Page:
So we randomly drove up and parked at the Barrio Alto (also had the choice of Barrio Bajo and Medio) at 10:40am. Tahia complained that she had to poo again so we walked around quickly and randomly stopped at this humble cafe with a handful of locals all watching Spanish daytime TV. We felt like intruders stumbling in on this place, but we came in with the intent to use the toilet.
Well, we also went ahead and just ordered a couple of raciones (the Spanish spoken here was a little harder for me to understand) just so it wasn’t like we used the facilities and left. So we ended up with an impromptu late breakfast of local Travelez ham (I knew they were famous in this area) and local cheese with olive oil. The bread that came with all this was very tasty and it costed us a total of 10 euros, which was very fair compared to the prices we were paying in the cities.
Even Julie liked the ham (though she took the trouble to take off the fat) saying it was no where near as salty as the kinds of jamones we had before.
But Julie and Tahia didn’t seem that interested in this town nor any of the Alpujarra region as she was jaded by the Chefchaouen experience where if nothing came close to the charm of that place, then other mountain villages and towns would be a fail.
So they went back to the car while I meandered about looking for the mirador on my own.
Eventually, after speaking with a local and asking about the nearest mirador. Eventually, I was pointed to the Mirador Era de La Fuente, which was about a 15-minute walk up a small cascade ON the walking path itself to a circular lookout with lots of tiny wildflowers growing between the gaps in the stone surfaces.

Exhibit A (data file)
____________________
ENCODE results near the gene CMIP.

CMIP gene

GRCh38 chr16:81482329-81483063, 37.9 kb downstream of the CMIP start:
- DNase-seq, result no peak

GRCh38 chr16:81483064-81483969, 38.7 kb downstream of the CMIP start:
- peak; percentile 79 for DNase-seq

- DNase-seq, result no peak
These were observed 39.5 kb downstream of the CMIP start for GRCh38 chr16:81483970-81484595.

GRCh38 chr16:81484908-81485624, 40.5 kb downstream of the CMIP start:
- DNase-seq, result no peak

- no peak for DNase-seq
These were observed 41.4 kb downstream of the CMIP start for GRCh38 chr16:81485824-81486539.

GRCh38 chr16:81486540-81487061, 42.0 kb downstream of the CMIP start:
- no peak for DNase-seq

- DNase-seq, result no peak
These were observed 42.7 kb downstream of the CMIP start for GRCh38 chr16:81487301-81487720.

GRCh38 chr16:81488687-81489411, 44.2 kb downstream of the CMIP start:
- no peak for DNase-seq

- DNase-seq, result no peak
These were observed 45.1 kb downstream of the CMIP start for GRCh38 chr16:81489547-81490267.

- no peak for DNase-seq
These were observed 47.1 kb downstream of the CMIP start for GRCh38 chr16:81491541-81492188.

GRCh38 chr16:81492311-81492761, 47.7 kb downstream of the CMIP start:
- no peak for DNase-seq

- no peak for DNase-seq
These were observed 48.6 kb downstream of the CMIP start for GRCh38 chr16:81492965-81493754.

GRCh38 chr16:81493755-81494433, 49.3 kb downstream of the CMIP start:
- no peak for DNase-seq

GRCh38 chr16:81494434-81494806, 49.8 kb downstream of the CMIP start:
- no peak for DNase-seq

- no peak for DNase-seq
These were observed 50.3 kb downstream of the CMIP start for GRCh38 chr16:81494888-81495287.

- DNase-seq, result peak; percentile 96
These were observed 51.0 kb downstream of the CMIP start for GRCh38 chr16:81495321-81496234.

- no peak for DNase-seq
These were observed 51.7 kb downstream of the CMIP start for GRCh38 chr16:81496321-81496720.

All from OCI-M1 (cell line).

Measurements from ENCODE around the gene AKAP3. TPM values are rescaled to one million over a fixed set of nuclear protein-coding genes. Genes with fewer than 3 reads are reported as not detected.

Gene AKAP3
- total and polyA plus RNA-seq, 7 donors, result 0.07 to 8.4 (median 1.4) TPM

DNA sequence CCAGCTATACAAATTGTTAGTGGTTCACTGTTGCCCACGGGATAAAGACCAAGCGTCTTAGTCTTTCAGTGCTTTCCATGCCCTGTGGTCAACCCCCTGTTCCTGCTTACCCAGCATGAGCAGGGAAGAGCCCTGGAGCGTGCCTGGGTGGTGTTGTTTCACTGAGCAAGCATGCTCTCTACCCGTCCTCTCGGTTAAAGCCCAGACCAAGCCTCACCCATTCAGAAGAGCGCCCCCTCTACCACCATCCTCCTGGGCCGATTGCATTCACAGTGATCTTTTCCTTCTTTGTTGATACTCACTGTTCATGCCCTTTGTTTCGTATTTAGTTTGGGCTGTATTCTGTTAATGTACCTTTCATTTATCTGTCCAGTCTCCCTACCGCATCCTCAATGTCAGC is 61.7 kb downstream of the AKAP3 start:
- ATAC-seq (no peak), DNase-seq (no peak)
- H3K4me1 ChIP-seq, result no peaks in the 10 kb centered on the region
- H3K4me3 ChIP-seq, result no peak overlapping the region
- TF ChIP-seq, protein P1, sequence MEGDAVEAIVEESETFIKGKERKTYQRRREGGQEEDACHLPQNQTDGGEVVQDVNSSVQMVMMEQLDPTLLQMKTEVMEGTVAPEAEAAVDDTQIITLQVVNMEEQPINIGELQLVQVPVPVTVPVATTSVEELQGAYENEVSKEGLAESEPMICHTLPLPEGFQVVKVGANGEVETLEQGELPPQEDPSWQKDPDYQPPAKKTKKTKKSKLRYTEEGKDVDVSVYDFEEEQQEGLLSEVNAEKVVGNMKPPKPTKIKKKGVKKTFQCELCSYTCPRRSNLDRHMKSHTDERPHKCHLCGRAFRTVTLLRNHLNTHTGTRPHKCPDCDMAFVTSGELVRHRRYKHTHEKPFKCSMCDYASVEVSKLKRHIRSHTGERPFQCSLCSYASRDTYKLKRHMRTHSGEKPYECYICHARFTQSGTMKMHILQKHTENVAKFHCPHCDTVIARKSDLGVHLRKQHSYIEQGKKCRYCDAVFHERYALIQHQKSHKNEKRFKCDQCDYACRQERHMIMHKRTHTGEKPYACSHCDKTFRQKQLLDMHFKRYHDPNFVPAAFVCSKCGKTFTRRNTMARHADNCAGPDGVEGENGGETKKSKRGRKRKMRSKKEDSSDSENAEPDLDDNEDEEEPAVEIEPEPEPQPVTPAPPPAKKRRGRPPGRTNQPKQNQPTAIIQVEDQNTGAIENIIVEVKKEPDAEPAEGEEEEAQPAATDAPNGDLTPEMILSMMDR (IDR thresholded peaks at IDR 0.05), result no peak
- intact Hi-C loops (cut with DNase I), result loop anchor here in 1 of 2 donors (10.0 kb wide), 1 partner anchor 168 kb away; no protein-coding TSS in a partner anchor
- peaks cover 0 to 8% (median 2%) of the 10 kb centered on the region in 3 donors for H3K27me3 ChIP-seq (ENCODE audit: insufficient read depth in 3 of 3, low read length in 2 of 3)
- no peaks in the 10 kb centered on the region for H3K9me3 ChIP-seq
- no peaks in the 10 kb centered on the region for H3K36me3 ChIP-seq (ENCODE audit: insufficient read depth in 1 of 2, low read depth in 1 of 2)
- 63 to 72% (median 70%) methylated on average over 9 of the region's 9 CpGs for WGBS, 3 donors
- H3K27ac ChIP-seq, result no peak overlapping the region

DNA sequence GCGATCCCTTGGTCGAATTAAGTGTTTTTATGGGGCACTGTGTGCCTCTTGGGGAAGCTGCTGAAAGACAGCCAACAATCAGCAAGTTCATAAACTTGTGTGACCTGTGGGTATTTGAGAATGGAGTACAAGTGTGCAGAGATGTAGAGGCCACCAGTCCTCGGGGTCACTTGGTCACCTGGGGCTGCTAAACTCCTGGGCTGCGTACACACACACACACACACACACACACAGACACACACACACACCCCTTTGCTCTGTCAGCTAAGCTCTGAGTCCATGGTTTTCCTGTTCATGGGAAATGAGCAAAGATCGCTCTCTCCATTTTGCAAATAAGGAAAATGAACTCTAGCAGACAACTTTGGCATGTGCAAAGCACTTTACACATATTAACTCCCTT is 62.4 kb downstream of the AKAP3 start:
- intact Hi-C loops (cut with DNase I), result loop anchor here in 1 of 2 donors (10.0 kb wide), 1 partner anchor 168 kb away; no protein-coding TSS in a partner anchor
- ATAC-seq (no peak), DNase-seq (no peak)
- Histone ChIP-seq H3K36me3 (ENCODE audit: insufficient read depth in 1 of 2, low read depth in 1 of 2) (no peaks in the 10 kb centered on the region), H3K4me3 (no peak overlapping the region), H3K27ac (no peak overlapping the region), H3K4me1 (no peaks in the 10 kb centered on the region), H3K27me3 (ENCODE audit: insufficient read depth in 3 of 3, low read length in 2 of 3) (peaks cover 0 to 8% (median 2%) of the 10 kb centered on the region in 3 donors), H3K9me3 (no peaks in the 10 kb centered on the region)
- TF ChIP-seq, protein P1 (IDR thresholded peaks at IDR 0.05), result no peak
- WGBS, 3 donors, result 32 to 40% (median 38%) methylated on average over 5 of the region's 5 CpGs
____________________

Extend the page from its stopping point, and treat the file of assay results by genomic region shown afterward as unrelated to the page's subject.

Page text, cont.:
From there, I got my views over the upper Travelez, though I wondered if there were more miradores. Instead, I headed back down into town before rejoining the impatient Julie and Tahia. I guess they had had enough of the town and area so it was now time to return to Granada and see and do things in the city on a more relaxed pace. I decided to give up on finding Mirador de la Cruz.
So at 12:05pm, we left Travelez and started driving out. Along the way, we made spontaneous stops where it seemed like there were small pullouts or more formal miradores to check out the scene of white towns clinging to the tall mountains of the Sierra Nevada.
We ended up making brief stops just outside Travelez, then at Busquistar, then a quick stop at Mirador Portugos (which had interesting outdoor exercise machines that both Julie and Tahia enjoyed), a stop by some service station at Poqueira (sp???), then finally a stop at Pampaneira. In the latter two stops, there were gorgeous views of two white towns (Bubion and Capileira) looking up towards the last bit of snow at the highest peaks of the Sierra Nevada.
Finally, we left Pampaneira at 1:15pm, and then it was time to drive back to Granada. By this point, I was starting to fight road fatigue. Fortunately, Julie noticed this and gave me some stuff to munch on (bananas and what was left of the not-so-good pound cake) as we got out of the curvy roads and into the autoroute headed back to the city.
There was quite a bit of traffic (mostly at the roundabouts) when there was way too much cross traffic going on at the off-ramp. So in the end, we had to use a bus (that blocked my view of oncoming traffic anyways) as a screen, then go out onto the roundabout as directed. Once we got off onto the Calle Recogidas, we then went up the familiar roads to Angel Gavinet then San Matias before getting onto the narrow Escudo del Carmen before finally arriving back at the Parking Gambo at 2:50pm.
At 3pm, we were back in the room, where Julie tried to wrap up the laundry duties while I was in a state of constipation or diarrhea (my stomach wasn’t appreciating me on this trip). Anyways, it wouldn’t be until about 3:40pm when we headed back into town. The day was much warmer than it was yesterday, and we noticed there would be fewer clouds so we mind as well check out the San Nicolas Viewpoint and this time wait it out for sunset and the twilight magic hour thereafter.
But first, at 3:55pm, we had lunch back at Bib Rambla. This time, it was one of the random outdoor seating spots, where one place offered 9 euro pizza (to pacify Tahia) as well as six tapas for one drink all for 12 euros. I think it was called Restaurante Asador. I still wanted to do one of those things where you have a free tapa with a drink purchase, but Julie didn’t seem that interested in it, especially if we couldn’t sit down and eat given Tahia was with us.
The tapas were pretty good and creative, but Tahia’s pizza sucked. And while it took Tahia time to eat, I was finding myself starting to doze off a bit. Maybe I needed a siesta myself.